It’s not often that a client plays matchmaker for designers, but in the case of Los Angeles-based interior design firm Proem Studio and a homeowner in Encino, California, that’s just what went down.
Interior designers Ashley Drost and Marie Trohman each had their own practices when a homeowner approached them about, well, getting together. Drost had worked with the client on a previous home and Trohman knew the client personally. The client saw a partnership waiting to happen.
“It’s very unusual for somebody to be like, ‘Hey, designers, start working together’ because usually people have pretty big egos,” Trohman laughs. But the project brought them together, and Proem Studio was born. The Encino project was their first together and the rest was, as they say, history. “I know it’s not a normal way to start a business,” she continues. “But ever since, we’ve taken on six or seven other projects in LA and New York. So, [that client] was right.”
The homeowners, a couple with two dogs, moved into the new-build house in 2016, which was developed by LA-based Jason Pietruszka. Trohman and Drost describe the home’s design as a mix between traditional and modern, something they referred to as California modern. Oak floors laid in a handsome herringbone pattern play nicely with the kitchen’s Shaker-style cabinetry as they do with the sleek painted-brick fireplace, with its built-in firewood storage; in other areas of the house, the flooring is composed of long, elegant oak panels, as in the entry and formal living and dining rooms, which the designers styled in a not-so-formal way.
In the kitchen, a statement marble backsplash and brass fixtures keep things current, and, throughout, the home’s color palette is largely neutral, which gives it a timeless feel. Outside, there’s plenty of room for entertaining, with a large, grassy yard, a pool, and an expansive patio.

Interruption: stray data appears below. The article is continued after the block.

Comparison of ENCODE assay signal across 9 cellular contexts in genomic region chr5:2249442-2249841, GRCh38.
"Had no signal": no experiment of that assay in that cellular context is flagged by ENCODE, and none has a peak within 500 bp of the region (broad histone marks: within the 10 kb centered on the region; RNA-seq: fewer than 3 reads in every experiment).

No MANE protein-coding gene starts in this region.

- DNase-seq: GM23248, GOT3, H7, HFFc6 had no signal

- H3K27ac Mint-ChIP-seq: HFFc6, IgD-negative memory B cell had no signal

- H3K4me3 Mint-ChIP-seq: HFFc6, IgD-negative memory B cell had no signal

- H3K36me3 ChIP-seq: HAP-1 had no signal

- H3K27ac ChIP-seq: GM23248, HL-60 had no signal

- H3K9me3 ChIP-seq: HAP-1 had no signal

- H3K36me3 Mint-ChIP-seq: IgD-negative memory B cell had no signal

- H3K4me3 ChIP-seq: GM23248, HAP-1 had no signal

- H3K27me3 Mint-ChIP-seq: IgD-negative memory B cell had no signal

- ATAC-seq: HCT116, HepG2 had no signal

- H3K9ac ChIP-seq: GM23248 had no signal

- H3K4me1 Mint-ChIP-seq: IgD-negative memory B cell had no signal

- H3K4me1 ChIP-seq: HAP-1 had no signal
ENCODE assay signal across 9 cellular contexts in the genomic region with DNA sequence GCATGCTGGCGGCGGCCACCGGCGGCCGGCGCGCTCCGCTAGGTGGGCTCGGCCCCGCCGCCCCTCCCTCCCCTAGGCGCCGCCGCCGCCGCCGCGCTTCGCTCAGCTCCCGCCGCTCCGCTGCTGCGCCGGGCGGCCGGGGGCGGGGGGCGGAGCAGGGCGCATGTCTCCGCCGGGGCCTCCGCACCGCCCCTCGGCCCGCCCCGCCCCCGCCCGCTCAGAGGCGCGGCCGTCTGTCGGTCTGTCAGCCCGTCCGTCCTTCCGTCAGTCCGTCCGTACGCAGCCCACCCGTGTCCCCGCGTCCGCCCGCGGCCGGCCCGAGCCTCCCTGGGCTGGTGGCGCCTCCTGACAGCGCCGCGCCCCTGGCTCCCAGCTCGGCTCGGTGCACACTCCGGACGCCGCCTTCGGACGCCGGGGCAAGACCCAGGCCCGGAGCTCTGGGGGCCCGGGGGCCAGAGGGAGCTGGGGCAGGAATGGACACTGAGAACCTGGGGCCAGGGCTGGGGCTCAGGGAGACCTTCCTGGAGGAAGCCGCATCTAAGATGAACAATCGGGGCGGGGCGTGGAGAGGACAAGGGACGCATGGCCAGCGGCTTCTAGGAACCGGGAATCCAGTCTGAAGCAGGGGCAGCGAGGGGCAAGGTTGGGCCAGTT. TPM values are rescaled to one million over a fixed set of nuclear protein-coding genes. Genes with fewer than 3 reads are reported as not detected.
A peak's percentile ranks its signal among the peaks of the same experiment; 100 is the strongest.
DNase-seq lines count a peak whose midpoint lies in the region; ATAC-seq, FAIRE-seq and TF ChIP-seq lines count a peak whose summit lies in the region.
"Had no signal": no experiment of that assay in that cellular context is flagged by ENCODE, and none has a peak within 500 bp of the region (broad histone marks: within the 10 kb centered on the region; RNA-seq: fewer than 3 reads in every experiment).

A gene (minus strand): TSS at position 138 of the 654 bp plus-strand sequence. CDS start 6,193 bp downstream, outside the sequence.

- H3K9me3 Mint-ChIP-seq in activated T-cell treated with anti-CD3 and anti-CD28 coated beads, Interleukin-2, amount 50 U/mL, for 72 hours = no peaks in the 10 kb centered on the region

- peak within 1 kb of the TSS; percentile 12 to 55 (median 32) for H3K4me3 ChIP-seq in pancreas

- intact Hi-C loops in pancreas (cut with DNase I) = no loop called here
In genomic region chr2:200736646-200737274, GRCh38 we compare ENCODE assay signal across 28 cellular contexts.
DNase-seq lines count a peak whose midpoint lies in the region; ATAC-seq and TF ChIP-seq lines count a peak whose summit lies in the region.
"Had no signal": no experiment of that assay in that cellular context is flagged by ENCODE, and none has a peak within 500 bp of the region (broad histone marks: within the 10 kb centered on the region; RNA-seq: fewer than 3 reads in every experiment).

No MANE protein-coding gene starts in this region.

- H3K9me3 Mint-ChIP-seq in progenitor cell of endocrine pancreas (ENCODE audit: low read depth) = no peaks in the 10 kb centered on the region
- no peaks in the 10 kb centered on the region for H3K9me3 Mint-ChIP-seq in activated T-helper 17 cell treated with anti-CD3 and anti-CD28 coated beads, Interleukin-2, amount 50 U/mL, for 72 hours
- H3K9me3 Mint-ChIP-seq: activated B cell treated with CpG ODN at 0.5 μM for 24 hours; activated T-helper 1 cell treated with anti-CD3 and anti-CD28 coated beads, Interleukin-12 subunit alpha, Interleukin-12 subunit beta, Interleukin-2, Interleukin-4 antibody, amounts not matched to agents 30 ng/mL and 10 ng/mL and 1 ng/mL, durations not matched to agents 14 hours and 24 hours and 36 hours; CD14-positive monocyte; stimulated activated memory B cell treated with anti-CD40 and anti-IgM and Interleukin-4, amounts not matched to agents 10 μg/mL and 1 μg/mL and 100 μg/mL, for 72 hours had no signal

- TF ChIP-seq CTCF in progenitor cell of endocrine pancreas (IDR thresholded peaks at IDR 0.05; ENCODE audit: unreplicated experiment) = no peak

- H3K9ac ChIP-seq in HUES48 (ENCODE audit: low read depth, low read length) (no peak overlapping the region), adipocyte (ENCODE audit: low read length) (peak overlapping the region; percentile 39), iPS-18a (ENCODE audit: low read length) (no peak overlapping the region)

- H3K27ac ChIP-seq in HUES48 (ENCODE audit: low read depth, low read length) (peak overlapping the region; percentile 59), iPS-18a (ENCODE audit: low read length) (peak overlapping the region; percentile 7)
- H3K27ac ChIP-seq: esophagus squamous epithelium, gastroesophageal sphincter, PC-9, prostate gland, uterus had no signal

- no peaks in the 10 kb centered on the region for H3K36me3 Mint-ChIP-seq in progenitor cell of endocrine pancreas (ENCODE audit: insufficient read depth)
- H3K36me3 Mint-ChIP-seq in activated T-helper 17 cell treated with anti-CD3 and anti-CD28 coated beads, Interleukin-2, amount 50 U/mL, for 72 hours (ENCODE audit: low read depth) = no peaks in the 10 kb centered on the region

Through all of their work together, the Encino project continues to stick with Drost and Trohman, particularly because of the collaborative and involved nature of their relationship with the homeowner. “[The wife] wanted to love every single piece that was going in there,” Trohman explains, noting that the wife took the lead on the design process. “She wanted everything to say something and she wanted things to jive, so she was really involved in every detail of the project.”
Drost and Trohman helped the couple furnish basically every square foot, as their previous home was more midcentury modern in style. “We did a lot of classic midcentury furniture [in the previous home] which just wasn’t translating well in this style of house,” Drost says. “We sold everything that they had and started fresh.” They did bring along the Restoration Hardware bed and and the bedroom sconces, from Materia, as those pieces were more muted.
Proem approaches design by considering what the client has in mind and how they plan to use the space; where the light is coming from; and where clients’ things go. “[We’re trying to figure out] the nuts and bolts of what daily life in that home looks like, so that no matter what we put in there, it’s going to age well with them,” says Trohman. She mentions that they’ve never used the same brand throughout a home because “once you pull out one piece of furniture, it’s hard to replace because the whole thing falls apart.”
In the Encino home, they started their work from the media room and worked from there, with a central feature being a really comfortable couch, from Restoration Hardware, that would be “forgiving for pets and wine spills.” This space, with the black-painted brick fireplace and bar, was the comfortable zone the couple needed—just off the kitchen—to watch TV, hang out with the dogs, and cook. Beside the media room and kitchen, a wall of sliding doors looks out onto the yard and its structural furniture.
The client decided to forgo a formal entry and eating area in the dining room, and Trohman and Drost decided to flip the whole formal-dining-room idea on its head by making it one of the house’s most informal areas in the house.
“We did a billiards table, which we’ve never done before in a formal dining room, and that kind of pushed us into doing a whiskey gentleman’s lounge up front with a piano and a Chesterfield leather sofa.”
“What I really appreciate about this project is that there’s no filler in the home,” Trohman says. “I think sometimes it’s like ‘we just need a black cabinet, let’s find a black cabinet’ and ‘that one ticks all the boxes, so let’s use that one.’ I would say that nothing that was put in that home isn’t dearly loved by that client.”